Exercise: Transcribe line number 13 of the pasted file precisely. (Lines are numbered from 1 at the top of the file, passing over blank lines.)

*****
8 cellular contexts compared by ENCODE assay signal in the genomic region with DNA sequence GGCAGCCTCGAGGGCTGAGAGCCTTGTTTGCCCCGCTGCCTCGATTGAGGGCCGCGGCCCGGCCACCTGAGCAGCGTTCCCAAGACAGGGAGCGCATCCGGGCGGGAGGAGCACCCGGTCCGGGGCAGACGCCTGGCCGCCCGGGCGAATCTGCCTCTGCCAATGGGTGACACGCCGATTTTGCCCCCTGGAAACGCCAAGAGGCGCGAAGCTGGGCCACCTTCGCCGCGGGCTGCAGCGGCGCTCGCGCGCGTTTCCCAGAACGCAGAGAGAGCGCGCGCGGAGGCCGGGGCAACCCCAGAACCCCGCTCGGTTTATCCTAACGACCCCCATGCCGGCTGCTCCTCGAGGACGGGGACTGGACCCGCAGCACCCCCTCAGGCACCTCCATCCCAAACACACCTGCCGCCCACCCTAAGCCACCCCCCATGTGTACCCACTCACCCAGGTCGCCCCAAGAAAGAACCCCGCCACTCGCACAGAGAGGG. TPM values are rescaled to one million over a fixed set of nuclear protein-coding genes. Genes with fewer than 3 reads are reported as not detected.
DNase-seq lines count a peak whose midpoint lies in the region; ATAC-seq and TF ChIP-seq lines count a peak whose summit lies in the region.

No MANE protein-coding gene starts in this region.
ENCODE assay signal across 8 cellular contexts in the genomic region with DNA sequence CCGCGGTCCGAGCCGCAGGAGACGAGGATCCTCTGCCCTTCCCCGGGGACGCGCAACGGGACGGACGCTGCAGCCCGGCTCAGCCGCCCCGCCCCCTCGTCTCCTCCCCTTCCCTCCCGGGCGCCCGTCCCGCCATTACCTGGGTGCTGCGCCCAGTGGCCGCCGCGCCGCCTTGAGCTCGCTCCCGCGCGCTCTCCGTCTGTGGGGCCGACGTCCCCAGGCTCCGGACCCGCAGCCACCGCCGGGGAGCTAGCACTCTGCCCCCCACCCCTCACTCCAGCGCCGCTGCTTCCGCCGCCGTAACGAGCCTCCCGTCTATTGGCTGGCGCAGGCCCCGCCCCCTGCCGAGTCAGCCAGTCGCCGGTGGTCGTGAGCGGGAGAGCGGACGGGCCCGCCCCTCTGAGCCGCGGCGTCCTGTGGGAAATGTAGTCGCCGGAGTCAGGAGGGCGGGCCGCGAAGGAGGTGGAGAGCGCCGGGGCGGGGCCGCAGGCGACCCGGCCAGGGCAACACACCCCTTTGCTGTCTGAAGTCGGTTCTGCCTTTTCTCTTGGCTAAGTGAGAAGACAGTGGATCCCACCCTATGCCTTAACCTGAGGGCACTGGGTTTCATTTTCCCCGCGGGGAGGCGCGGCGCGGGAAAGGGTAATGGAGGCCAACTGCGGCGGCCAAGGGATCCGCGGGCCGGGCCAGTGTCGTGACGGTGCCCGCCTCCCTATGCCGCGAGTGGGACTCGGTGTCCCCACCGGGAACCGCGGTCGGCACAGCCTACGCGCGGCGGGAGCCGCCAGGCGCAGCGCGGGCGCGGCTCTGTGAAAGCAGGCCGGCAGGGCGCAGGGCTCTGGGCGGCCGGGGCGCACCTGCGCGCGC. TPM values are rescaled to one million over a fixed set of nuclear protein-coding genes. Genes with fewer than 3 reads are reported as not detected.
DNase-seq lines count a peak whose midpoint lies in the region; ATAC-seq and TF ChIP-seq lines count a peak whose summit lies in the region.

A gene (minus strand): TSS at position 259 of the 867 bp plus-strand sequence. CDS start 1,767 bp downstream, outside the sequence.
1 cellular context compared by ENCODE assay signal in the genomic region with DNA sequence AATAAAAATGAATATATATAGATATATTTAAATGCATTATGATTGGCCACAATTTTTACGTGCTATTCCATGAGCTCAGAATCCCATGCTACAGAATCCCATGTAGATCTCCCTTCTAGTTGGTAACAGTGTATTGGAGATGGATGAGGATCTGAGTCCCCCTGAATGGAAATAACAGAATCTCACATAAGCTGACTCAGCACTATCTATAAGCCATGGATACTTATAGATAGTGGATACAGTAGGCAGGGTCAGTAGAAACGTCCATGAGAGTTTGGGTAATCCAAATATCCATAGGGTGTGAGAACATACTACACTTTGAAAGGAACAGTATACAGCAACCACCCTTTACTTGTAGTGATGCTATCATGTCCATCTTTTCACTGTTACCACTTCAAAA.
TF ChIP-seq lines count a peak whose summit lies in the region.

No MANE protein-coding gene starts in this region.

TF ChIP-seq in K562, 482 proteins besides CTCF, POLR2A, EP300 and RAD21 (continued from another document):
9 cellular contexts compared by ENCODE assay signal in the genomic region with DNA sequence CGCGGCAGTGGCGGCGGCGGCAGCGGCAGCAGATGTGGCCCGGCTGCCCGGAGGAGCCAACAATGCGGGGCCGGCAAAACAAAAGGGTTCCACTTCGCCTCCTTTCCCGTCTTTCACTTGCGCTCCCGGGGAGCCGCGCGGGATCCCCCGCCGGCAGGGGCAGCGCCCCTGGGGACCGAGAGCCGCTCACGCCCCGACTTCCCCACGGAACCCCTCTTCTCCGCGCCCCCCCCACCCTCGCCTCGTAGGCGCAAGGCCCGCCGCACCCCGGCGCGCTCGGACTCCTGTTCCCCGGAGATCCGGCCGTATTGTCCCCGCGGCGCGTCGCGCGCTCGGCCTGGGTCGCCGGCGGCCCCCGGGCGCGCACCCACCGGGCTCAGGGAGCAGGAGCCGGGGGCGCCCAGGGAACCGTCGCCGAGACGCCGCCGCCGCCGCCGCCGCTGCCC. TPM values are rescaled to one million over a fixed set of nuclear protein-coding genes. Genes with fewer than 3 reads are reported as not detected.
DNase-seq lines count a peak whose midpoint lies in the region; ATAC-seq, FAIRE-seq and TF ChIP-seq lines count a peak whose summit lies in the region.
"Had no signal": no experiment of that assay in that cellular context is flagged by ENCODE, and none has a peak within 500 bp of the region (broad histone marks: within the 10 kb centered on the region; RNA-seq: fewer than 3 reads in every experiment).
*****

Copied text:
"Had no signal": no experiment of that assay in that cellular context is flagged by ENCODE, and none has a peak within 500 bp of the region (broad histone marks: within the 10 kb centered on the region; RNA-seq: fewer than 3 reads in every experiment).